NO LOVE FOR NOLA: Bad Relationship Between Saints and NFL Will Get Worse in 2019

Just in case you missed it, the National Football League in its infinite wisdom appeared to disrespect the New Orleans Saints once again yesterday (perhaps unintentionally but one has to wonder). The League’s Competition Committee decided not to make any changes to its rules regarding instant replay and more specifically, any non-calls made by NFL referees, at least for now.

As noted by several reporters on-hand in Indianapolis during yesterday’s meeting, the League and the Committee — which ironically Saints head coach Sean Payton himself is actually a member of — will explore the possibility of revisiting the rule and consider making any changes of significance at a later date.

There was no word on whether or not Payton addressed the Committee, or whether or not it was ever brought up for serious conversation among his fellow seven members (Chairman and Falcons President Rich McKay, Giants owner John Mara, Cowboys co-owner Stephen Jones, Packers president Mark Murphy, former Ravens GM Ozzie Newsome, Steelers head coach Mike Tomlin, and Broncos GM John Elway).

Not surprisingly, it was the very same rule that the League and NFL Commissioner Roger Goodell had promised to consider changing after the Black and Gold got robbed of a Super Bowl appearance in the NFC Championship Game loss to the Los Angeles Rams last month. The decision followed the much-discussed and now-infamous pass interference and helmet-to-helmet hit “no-calls” that should have been called penalties, by Rams DB Nickell Robey-Coleman against Saints WR Tommylee Lewis.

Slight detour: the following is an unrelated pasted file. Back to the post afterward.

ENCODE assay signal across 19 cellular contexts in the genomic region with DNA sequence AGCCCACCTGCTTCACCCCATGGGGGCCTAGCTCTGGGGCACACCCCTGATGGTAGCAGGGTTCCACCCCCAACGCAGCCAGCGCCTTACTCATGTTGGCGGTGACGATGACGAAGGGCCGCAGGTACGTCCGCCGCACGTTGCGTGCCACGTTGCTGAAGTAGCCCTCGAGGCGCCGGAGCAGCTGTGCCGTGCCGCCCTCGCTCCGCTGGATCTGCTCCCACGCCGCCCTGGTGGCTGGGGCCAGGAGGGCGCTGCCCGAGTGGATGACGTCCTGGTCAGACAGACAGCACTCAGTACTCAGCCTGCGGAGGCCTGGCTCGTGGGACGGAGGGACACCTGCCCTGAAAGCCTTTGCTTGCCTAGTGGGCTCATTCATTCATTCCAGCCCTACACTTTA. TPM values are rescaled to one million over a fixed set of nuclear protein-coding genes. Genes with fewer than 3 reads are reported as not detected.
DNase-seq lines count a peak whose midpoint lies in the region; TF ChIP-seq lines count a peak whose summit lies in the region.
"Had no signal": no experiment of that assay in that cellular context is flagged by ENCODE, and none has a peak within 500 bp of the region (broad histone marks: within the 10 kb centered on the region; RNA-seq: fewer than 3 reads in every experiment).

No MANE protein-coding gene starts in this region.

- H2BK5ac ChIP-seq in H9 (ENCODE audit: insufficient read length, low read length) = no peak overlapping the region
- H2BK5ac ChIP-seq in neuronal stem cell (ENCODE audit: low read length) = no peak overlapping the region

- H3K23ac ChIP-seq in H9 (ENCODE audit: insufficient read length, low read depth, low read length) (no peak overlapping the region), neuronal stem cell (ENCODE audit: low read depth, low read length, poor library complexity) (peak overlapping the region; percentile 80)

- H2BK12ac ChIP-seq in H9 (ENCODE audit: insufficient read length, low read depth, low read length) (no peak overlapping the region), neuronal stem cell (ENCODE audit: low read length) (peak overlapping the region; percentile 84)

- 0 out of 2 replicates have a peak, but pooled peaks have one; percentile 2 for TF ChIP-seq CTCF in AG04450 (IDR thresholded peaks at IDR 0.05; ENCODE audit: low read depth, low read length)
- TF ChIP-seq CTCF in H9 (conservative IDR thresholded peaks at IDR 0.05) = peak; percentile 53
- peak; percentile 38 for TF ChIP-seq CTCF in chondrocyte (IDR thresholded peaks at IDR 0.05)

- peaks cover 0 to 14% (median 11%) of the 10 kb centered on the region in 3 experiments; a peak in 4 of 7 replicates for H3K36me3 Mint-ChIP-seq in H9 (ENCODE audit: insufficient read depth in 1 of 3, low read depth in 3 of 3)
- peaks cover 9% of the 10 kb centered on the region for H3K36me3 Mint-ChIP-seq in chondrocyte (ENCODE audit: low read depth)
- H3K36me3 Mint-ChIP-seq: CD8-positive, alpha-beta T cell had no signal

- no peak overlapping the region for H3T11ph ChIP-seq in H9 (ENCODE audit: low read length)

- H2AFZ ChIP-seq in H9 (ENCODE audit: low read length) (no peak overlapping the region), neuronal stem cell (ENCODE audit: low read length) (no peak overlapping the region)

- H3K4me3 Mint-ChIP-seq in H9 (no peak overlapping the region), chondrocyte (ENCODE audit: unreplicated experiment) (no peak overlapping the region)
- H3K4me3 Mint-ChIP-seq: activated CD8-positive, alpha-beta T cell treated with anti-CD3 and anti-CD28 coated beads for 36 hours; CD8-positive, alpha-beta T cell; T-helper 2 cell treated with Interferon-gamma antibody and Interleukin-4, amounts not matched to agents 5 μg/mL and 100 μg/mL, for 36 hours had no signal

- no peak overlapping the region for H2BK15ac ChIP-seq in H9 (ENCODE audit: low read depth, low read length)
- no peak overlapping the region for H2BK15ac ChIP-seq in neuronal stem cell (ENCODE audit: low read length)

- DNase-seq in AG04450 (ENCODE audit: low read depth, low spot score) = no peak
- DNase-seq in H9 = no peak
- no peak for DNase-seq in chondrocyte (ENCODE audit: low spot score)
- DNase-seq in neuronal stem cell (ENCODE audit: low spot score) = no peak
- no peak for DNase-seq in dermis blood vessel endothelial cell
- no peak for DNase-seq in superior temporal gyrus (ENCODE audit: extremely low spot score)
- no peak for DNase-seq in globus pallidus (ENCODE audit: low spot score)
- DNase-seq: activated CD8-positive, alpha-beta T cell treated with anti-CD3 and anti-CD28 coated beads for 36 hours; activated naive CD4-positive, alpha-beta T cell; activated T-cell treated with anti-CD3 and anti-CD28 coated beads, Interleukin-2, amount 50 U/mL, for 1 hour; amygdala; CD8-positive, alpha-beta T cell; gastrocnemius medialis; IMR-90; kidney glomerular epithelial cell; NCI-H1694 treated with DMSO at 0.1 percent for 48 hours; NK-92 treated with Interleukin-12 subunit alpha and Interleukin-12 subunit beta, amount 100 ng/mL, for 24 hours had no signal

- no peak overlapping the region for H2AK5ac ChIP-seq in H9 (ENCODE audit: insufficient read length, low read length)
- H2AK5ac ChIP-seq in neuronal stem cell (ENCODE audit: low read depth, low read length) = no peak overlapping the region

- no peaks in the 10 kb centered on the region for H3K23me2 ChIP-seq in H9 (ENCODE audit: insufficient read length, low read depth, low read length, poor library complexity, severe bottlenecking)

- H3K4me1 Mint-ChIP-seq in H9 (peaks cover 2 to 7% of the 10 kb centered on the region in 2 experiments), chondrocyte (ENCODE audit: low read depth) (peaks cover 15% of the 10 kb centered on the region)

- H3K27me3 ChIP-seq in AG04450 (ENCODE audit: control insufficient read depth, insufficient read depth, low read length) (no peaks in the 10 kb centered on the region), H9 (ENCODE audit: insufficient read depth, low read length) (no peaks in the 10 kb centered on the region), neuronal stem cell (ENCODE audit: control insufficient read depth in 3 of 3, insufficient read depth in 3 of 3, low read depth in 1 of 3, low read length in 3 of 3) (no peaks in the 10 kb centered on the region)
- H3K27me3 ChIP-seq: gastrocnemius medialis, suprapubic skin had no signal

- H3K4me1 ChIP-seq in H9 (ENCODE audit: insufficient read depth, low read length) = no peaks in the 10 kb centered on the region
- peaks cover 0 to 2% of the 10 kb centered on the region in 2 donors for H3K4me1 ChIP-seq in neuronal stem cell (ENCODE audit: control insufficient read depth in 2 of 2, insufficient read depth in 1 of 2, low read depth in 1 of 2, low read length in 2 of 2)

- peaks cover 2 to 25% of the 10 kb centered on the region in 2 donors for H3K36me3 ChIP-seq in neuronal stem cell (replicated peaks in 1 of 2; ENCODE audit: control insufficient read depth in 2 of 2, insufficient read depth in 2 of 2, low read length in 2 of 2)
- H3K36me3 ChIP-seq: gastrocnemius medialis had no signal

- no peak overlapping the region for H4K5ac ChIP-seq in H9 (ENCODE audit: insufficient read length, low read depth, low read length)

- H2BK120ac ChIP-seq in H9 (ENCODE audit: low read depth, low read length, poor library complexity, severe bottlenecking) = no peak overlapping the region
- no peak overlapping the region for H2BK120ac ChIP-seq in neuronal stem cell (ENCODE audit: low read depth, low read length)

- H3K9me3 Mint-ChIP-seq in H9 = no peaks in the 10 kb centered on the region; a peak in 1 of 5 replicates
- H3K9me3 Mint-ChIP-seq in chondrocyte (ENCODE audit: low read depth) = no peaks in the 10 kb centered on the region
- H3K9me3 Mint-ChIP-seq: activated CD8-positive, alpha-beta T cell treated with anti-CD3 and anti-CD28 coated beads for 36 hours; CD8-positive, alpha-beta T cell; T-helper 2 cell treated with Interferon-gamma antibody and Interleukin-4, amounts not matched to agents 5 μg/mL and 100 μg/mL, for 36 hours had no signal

Instead of taking up the issue of the controversial play and its after-effects that essentially ripped the hearts out of an entire fan-base, members of the Committee opted instead to take into consideration things such as banning players from leaving their team’s bench on the sidelines to go and celebrate with their teammate(s) after scoring a touchdown.

Oh boy, that’s a real critical issue that they chose to address right there. Are they serious?

When you have as bad of an image problem as the NFL does at the moment, it would seem that perhaps the League would have been better served to address the most significant controversy that hangs over the sport like a dark black cloud. Namely, that officiating debacle at the Superdome a few weeks back that essentially robbed an entire team and its fanbase of a legitimate shot at winning a World Championship.

Hysterically, the person that runs the Saints team Twitter account was quick to throw some “shade” at the League for their blatant hypocrisy and apparent incompetence, with this brilliant Tweet right after word had spread about the Competition Committee’s ignoring the replay issue for now and addressing other issues of far less importance.

One notable thing about that Tweet is that there now appears to be a growing contentious relationship between the League and the Saints franchise, a relationship that over the past several years has seen some obvious discourse between the two sides following the BountyGate controversy back in 2012.

It was before that 2012 Season that the League punished the team and handed down a series of suspensions for the Black and Gold’s supposed illegal “bounty” program; in which it was said (or alleged) that Saints defensive players were intentionally trying to injure players from other teams for money.